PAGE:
The 183.2-MW Isimba project, being built in the Kamuli District of Uganda, is an example of current hydro construction activity in Africa. Construction work was launched in October 2013, and completion is expected in August 2018.
Uganda Electricity Generation Company Ltd. (UEGCL) is building this project, on the Nile River 4 km downstream from Simba Falls. At the Isimba site, the river channel splits into two branches, and various project structures span the left river channel, Koova Island in the middle, and the right river channel.
Civil works will include a concrete gravity dam, a clay-core rockfill dam and a spillway.
The powerhouse will be on the left river channel and contain four 45.8-MW vertical Kaplan turbine-generator units. The first unit was lowered into place in December 2017. Annual generation from the facility is expected to be 1,039 GWh. A new 132-kV transmission line will be constructed to deliver the power produced to the national grid, at the Bujagali hydropower station.
When complete, Isimba is expected to cost US$567.7 million, 85% of that coming from an Export-Import Bank of China loan and the rest from the government of Uganda. UEGCL reported on its website that in late February 2018, general project progress at Isimba was more than 80%, “as the project heads into its last five months on its completion schedule.” However, at the time this magazine went to press, no announcement had been made that the project was completed.
Companies working on this project include Fichtner and Norplan as contractors for the feasibility study and preparation of tender documents; Artelia EAU & Environment as owner’s engineer, in association with Ugandan company KKATT Consult Limited, which took the project over in January 2018; China International Water & Electric Corporation as contractor, with the contract awarded in July 2013; SMEC International Pty. Ltd. as project management consultant; Zhefu Co. Ltd. as turbine manufacturer; Energy Infratech as supervision consultant; and Geotech Solutions performing geological investigation, drilling and rock grouting.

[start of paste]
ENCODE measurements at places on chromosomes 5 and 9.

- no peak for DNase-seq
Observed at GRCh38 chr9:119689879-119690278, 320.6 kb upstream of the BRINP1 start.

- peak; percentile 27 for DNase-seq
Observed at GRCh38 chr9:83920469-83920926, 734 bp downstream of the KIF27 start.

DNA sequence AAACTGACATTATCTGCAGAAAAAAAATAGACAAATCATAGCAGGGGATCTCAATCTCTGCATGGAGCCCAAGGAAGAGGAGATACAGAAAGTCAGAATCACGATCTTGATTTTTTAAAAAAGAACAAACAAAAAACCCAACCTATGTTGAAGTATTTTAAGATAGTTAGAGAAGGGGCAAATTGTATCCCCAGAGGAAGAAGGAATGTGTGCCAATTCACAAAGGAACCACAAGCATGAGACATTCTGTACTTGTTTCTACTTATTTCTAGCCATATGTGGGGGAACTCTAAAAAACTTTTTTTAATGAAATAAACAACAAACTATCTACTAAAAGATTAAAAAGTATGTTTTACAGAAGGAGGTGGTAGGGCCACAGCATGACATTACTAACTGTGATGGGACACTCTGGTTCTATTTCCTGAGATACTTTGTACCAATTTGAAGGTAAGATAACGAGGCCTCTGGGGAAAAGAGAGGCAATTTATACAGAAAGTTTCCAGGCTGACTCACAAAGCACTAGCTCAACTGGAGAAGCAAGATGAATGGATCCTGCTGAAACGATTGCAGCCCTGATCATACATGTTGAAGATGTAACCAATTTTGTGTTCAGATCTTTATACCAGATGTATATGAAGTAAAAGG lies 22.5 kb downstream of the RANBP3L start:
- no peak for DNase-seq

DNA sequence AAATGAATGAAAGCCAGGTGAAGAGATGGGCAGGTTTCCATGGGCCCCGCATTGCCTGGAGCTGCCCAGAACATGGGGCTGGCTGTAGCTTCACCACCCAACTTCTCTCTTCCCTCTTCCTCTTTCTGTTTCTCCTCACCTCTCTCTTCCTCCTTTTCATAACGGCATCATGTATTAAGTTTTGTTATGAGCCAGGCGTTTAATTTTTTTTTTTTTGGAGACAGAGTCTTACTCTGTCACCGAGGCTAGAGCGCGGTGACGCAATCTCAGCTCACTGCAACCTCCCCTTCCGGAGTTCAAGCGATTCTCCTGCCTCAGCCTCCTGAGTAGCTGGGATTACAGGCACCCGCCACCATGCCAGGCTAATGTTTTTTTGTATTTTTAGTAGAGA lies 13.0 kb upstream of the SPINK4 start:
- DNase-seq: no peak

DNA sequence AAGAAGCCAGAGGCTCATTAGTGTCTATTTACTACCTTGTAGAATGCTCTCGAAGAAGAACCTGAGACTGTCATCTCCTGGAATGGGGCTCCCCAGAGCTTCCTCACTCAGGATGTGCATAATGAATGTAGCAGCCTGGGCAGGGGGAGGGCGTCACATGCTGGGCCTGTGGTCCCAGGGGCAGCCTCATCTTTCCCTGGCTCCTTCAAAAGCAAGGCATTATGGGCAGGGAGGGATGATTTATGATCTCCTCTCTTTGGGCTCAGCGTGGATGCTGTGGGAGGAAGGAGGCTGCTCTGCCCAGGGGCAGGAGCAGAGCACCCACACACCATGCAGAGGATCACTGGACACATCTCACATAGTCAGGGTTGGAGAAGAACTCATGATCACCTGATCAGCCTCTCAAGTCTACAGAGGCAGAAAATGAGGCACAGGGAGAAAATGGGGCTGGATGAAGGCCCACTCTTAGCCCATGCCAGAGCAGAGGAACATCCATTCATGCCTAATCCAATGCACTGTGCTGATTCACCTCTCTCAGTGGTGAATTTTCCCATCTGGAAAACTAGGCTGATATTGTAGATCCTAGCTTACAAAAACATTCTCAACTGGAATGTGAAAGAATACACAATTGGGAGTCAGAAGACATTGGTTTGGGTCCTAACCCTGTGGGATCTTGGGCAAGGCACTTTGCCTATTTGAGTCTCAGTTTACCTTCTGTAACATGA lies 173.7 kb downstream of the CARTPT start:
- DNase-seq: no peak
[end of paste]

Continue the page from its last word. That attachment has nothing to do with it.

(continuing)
A project coming quickly down the pipeline is the 2,400-MW Ataqa (or Attaqa) pumped storage facility to be built in Egypt.
Ataqa will be located on Attaqa Mountain in Suez, but specific details on the configuration of this hydro facility – including the number of turbine-generator units – has not been released.
The Ministry of Electricity and Renewable Energy has, however, awarded multiple contracts to develop this project, including a consortium of Artelia and AF Consult Switzerland as the owner’s engineer and Sinohydro as the engineering-procurement-construction and finance contractor.
Ataqa is expected to cost about US$2.6 billion and take seven years to build, with an anticipated 2024 completion date. It is not clear where financing for this project will come from, although Egypt Today reported in June 2017 that the project contract was signed in March 2015.
The cabinet allocated the required land for building the project in March 2017. The development has been licensed and the Hydro Power Plants Executive Authority of the Ministry has received the security and environmental approvals. The project is expected to take seven years to complete and will be “the first power plant in the Middle East to generate electricity from water stations using pumping and storage,” Artelia says.
Ataqa “will support the Ministry’s plans to diversify the energy sources in the country and will also help meet growing electricity demand in the region,” AF Consult says.
Andritz reported that Egypt has about 50,000 GWh/year in technically feasible hydropower potential, with only about 9% of its electricity supplied by hydropower.
Elizabeth Ingram is managing editor of Hydro Review.